Q4. Which publishers allow authors to self-archive?

. The RoMEO database has a listing of publishers with links to their copyright policies and indications of their policies on author self-archiving of pre-prints and/or post-prints . RoMEO is a good place to start - though not 100% comprehensive in its coverage of journal publishers. Note also that the situation regarding publisher policies can change.

Q5. What can I do to retain rights over my own work?

The rights you retain depend on the nature of the licence you sign with your publisher. Publishers sometimes have more than one type of licence; it's worth discussing your requirements if you are unhappy with the standard publishing terms and conditions.

Advice for authors and sample licences are available from the JISC/SURF Copyright Toolbox

Q6. I don't have a copy of my paper, can I scan it from the printed journal?

You will need to ensure that any self-archiving permission from your publisher allows you to scan the work. If in doubt, check with the publisher direct. Unfortunately, there are no resources to support scanning of materials for submission to the White Rose repository.

Q7. What does my funder say about open access?

A short summary of some of the main research funder open access policies is available: this covers published research outputs. Funder open access policies.

A more detailed listing, including funders' policies on the open deposit of data resulting from their grant funding, is available through the JULIET service.

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Finding self-archived research articles

Q1.. Who can access the articles on the repository?

Anyone with access to the internet; there are no other restrictions.

Q2. How will people find my article?

There are a number of potential routes:

  • through conventional search services such as Google (most of the repository users come to us via this route)
  • by searching the repository - http://eprints.whiterose.ac.uk
  • through specialist search services that harvest OAI-PMH compliant databases (e.g. OAIster from University of Michigan and Intute Repository Search
  • through a link from your own web page

Q3. What’s the relationship between my personal web site and the papers on the repository?

You may wish to add a link to the full text of your article from your own or departmental web page(s). If you already have links to full-text articles from your own web page, you may wish to upload the papers to the repository instead. Some of the advantages in doing this are:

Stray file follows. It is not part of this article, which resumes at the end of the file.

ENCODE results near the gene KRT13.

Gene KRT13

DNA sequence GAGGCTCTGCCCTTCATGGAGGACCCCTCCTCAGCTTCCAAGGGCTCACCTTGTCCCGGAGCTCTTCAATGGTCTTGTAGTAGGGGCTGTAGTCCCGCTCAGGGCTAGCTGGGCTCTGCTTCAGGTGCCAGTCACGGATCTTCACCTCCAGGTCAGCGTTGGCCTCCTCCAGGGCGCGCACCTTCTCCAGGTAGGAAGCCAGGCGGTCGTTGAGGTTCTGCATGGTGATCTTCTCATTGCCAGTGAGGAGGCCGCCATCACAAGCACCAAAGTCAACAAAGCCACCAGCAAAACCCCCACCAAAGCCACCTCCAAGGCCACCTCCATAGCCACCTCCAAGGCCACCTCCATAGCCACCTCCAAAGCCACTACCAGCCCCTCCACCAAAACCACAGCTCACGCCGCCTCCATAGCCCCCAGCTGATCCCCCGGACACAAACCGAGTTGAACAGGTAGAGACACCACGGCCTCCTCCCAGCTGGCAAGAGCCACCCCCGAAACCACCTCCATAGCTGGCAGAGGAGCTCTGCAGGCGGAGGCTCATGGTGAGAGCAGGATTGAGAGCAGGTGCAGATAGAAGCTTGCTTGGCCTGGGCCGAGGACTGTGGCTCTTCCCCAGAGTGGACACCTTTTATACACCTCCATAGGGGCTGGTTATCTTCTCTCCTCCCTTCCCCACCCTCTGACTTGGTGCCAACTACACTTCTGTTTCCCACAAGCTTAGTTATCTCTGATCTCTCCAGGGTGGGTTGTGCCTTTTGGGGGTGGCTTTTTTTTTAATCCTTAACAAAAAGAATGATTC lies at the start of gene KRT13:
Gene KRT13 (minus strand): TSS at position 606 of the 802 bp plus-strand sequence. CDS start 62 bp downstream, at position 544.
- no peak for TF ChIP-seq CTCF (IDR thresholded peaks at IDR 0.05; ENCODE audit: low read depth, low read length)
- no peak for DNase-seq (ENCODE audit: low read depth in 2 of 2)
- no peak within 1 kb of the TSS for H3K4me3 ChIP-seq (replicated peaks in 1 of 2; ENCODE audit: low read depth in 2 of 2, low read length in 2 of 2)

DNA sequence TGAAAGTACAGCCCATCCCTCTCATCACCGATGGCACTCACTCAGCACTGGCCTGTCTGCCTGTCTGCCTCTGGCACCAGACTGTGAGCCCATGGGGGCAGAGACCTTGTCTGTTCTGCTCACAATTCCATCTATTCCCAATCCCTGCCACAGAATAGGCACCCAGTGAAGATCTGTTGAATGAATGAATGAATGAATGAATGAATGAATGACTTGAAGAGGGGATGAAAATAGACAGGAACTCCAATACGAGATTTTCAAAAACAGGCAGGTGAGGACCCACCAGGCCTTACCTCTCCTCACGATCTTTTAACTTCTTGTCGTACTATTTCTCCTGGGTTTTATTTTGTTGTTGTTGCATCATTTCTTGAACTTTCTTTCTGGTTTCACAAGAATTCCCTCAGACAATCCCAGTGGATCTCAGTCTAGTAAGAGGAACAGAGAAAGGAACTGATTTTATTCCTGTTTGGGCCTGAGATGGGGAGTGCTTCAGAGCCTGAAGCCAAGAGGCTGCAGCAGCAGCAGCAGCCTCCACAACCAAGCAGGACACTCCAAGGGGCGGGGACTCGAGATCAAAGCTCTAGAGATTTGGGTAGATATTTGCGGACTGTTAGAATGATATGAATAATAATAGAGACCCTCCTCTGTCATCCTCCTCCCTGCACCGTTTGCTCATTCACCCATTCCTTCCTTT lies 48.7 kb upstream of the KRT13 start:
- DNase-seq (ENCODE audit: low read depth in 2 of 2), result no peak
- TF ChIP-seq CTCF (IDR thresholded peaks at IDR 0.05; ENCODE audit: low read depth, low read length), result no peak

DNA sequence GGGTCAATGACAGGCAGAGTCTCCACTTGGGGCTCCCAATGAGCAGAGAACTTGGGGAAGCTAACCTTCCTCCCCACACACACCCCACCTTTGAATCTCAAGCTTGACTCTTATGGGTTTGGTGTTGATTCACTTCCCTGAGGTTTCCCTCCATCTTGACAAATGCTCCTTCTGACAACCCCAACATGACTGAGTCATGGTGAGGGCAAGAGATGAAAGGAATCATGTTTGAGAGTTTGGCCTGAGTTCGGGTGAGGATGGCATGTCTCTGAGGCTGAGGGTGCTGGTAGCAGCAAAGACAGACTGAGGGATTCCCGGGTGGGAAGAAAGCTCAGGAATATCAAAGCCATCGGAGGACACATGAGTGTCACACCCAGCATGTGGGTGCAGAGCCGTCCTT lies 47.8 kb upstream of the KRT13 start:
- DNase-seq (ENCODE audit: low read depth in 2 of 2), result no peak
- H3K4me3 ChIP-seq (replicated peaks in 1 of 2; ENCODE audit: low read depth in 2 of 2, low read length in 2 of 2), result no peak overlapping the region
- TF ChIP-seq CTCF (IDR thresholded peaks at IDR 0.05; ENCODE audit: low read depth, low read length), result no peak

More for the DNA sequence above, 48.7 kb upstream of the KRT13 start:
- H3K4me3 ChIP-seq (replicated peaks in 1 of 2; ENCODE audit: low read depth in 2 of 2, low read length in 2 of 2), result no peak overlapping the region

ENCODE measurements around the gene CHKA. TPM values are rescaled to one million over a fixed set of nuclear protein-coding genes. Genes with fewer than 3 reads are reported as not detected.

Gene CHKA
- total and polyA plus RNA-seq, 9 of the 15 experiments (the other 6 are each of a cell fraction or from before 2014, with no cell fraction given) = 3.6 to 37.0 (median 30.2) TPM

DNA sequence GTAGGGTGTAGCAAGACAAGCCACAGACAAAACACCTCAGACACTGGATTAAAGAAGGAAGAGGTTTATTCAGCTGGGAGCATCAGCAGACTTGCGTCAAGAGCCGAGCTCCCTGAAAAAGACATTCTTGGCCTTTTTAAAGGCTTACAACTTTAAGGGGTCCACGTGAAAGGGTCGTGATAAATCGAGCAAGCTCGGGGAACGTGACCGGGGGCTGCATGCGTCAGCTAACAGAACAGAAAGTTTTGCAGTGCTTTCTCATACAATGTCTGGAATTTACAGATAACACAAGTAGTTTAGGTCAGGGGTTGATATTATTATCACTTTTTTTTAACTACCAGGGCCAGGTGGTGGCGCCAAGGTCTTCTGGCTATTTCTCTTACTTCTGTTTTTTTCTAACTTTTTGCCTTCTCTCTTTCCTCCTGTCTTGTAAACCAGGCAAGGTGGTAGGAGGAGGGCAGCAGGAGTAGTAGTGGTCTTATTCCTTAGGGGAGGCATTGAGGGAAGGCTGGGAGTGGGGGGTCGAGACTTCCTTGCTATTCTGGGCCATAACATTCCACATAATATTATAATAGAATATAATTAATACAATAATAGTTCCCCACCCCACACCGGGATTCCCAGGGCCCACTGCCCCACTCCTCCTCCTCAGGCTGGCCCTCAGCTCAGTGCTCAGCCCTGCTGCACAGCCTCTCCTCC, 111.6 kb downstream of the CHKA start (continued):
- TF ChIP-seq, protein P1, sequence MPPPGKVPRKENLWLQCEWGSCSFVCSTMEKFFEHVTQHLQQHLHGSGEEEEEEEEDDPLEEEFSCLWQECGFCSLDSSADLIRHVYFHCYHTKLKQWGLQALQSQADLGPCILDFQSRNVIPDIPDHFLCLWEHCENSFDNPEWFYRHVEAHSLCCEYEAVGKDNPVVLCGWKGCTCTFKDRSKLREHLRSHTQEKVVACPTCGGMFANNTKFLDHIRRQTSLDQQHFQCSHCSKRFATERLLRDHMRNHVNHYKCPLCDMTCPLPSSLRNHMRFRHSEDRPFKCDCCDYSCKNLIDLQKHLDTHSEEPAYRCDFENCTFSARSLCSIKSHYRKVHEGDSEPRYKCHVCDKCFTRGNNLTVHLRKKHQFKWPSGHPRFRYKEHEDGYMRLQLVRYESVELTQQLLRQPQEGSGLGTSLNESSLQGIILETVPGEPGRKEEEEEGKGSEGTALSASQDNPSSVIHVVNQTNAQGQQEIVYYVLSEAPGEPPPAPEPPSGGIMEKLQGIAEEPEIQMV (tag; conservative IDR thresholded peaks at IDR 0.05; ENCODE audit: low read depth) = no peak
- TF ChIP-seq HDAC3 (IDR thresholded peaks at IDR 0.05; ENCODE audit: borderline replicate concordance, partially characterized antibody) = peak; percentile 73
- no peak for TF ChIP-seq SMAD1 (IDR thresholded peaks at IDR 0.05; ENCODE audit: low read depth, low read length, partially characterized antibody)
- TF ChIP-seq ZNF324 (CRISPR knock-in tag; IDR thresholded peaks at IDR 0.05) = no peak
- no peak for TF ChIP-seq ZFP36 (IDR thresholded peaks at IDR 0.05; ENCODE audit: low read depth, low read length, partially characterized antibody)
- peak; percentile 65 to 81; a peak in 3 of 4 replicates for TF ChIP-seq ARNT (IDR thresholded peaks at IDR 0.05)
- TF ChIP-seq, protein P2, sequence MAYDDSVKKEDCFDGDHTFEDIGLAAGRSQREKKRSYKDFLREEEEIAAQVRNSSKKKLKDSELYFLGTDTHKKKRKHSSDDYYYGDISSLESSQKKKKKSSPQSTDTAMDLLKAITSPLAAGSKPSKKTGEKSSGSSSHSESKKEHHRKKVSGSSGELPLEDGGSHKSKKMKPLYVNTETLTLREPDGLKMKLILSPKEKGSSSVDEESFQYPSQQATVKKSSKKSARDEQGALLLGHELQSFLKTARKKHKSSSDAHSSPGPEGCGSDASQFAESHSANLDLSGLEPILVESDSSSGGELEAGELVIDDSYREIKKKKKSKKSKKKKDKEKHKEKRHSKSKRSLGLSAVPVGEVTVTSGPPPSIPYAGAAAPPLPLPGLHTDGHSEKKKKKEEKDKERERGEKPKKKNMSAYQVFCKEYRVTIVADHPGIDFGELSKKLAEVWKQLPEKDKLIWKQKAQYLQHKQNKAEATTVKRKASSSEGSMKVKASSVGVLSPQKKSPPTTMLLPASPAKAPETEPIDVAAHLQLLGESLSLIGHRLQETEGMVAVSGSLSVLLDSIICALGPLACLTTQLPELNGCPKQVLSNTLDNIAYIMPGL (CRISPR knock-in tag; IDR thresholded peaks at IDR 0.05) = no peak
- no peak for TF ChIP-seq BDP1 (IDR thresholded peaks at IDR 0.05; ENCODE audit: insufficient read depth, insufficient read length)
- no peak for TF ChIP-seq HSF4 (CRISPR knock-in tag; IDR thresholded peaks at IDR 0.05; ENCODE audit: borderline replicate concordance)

• your paper may become more visible through internet search engines such as Google - hits on the repository are likely to be placed higher up the list of search results than a link from your personal web page, thus making your research more visible to the outside world
  • your paper can be retrieved through specialist search services
  • the repository takes over the responsibility for preserving your article (for a minimum of 10 years) and will continue to maintain your article should you move institution
  • the URLs for your works will have longevity

There is a separate web page describing the various ways in which you can generate publication lists for inclusion on your web page.

Q4. Can I download records from the repository?

The repository offers various export options including plain ASCII and export compatible with BibTeX and EndNote formats.
NB: export is not offered from any of the "Browse" views in the repository. To export, create a search using the "Advanced Search" option; export options are listed towards the top of the screen.

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Preservation & Security

Q1. Will my articles be available permanently on this repository?

The long term aim of the repository is to address digital preservation to ensure permanent access to all hosted papers. At the moment, the three University libraries guarantee access for a minimum of 10 years.

See our Preservation Policy for further details.

Q2. Is this a secure service?

Normal security provisions are in place. The repository is backed up each night.

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Open Access: Context

Q1. Where can I find out more about Open Access?

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Page last updated: 15 August, 2011